Go through your passage and colour code all of the people, either names (Paul, Onesimus, etc) and personal pronouns (I, you, he, it) including possessive pronouns (my, your, his, her). If you prefer to work on paper, print a copy of the text and use pencil crayons to underline all these words in one colour. I arbitrarily chose red.

3b) Verbs

Go through the passage a second time and colour code all the verbs (the things people are doing – this also includes inactive seeming words like “be” “become” and “want”). I underlined these in blue.

3c) Comparisons

Go through the passage looking for comparisons. Perhaps it’s Jesus comparing children of dark or light, or Paul talking about flesh and spirit. If you’re working from paper, I generally circle these (because they might already be underlined) and then I draw a line between the two (or more) circles involved in that comparison.

3d) Repeated Words

3d) look for repeated words or themes. Some words simply repeat because everywhere (like the, and, or) other words repeat because of the nature of the text (said, saying show up a lot in narratives). Look for meaningful words that occur over and over. A great way to do this is look up the passage on From the menu, choose statistics and you’ll get a word cloud with the most common words larger. This is a great way to identify words at a glance.

Step 4 – Check any words that are bothering you.

If there are words that are bothering you, that you don’t understand their meaning, sometimes looking at what they mean in the original language is helpful. Go to and search for the verse in question. (yes, you’ll have to go back to selecting a version of the text with the chapters and verses) When the verse comes up, click on the “tools” section. If you need to look up a word’s meaning, click on the words Strong’s Number (eg G5484) to see it’s meaning. If your concern has to do with whether the word is singular or plural, or what verb tense it is, choose “interlinear” (rather than “reverse interlinear”) and then click on the parse button beside the word. That will let you know the gender, singular/plural and grammatical case of a noun (don’t worry if you don’t know what case is). If it’s a verb, it will tell you the information (tense, voice, mood, person, number).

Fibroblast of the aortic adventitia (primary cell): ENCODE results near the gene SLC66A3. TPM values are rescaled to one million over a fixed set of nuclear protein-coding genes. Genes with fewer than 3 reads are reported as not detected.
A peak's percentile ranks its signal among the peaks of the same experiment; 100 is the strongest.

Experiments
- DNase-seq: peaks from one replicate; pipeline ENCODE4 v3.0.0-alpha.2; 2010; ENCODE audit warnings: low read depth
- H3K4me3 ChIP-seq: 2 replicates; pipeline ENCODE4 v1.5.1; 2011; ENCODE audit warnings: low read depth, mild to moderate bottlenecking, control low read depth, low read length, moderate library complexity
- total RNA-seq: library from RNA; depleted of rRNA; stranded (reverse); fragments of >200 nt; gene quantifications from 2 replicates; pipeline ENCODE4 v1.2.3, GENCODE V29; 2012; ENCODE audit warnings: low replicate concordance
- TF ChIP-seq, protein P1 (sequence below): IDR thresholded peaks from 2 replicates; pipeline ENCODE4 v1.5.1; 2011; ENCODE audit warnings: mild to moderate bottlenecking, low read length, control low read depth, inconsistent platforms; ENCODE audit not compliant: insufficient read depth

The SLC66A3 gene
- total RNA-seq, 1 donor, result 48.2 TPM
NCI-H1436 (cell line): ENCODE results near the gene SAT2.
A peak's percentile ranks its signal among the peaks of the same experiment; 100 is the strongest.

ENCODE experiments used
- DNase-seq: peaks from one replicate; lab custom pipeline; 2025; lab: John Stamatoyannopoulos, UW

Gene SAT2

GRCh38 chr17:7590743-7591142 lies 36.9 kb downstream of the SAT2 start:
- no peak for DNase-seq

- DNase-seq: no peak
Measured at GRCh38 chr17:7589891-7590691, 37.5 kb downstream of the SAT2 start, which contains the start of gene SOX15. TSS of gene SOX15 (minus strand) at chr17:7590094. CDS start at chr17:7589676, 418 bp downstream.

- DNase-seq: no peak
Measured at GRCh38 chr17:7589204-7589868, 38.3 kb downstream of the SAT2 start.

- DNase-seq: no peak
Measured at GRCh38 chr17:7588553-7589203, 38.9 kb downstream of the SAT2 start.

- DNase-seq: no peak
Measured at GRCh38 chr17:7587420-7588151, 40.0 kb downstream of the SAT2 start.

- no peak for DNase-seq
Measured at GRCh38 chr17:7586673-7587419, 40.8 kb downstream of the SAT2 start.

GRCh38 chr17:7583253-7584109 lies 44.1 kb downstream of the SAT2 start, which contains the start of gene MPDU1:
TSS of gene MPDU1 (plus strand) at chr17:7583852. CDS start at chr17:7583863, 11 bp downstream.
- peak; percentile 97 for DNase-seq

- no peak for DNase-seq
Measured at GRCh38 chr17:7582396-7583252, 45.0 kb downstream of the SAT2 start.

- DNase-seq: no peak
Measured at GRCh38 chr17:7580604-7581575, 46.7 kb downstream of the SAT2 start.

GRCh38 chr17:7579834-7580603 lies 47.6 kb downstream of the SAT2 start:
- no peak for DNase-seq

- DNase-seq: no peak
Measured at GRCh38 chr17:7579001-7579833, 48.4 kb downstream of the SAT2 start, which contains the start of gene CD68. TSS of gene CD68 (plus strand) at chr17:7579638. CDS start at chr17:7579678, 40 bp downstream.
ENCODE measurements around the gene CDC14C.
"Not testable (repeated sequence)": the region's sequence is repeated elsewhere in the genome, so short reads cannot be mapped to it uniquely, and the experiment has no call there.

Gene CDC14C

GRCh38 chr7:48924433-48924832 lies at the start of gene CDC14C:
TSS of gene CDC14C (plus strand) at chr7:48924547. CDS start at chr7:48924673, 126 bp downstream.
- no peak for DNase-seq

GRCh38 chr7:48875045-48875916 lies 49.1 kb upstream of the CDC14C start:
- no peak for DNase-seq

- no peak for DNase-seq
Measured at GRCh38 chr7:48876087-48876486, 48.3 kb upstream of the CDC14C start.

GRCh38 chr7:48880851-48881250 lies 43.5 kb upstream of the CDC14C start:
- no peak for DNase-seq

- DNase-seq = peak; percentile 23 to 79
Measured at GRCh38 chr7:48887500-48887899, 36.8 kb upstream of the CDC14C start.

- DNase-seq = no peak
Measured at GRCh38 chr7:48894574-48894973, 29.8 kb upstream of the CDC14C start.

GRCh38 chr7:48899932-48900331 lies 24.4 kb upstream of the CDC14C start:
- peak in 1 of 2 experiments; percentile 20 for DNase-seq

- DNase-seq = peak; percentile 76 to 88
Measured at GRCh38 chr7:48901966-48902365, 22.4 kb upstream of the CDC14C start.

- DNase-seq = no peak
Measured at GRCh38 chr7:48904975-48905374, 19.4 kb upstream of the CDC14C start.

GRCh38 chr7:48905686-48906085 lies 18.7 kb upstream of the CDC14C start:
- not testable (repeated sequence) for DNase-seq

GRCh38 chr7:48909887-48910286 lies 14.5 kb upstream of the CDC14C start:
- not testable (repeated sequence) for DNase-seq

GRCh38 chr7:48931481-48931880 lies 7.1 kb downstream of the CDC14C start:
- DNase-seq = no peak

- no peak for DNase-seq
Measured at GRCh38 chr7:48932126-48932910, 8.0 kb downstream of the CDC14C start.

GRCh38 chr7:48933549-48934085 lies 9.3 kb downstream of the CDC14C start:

Step 5 – Follow the Argument

This is an important step if the book you’re reading is a letter (basically anything after Acts in the New Testament). The arguments usually follow a progression: (if this is true then this is also true; that being the case, then this is how one ought to behave). Sometimes it’s not immediately obvious, but if you stop and consider how the different sections relate to one another, then you can often get a handle on why the author puts the argument in the order he does.

If you still can’t figure out how one part of the argument relates to another, try reading a commentary. You can go to, look up the passage, and then select commentaries from the study this menu at the right side of the content window. (if there are no study tool options visible, click on the blue study this button at the top of the content window. Click on commentaries and select one. You can try Matthew Henry’s commentary. It’s several hundred years old, so the language is a little funny, but it can be helpful.

Step 6 – Reflection

After reading the book, or passage, think of some questions it raises. Why is the person saying what they’re saying? What is the proper response? Why is this important? How might this relate to my life?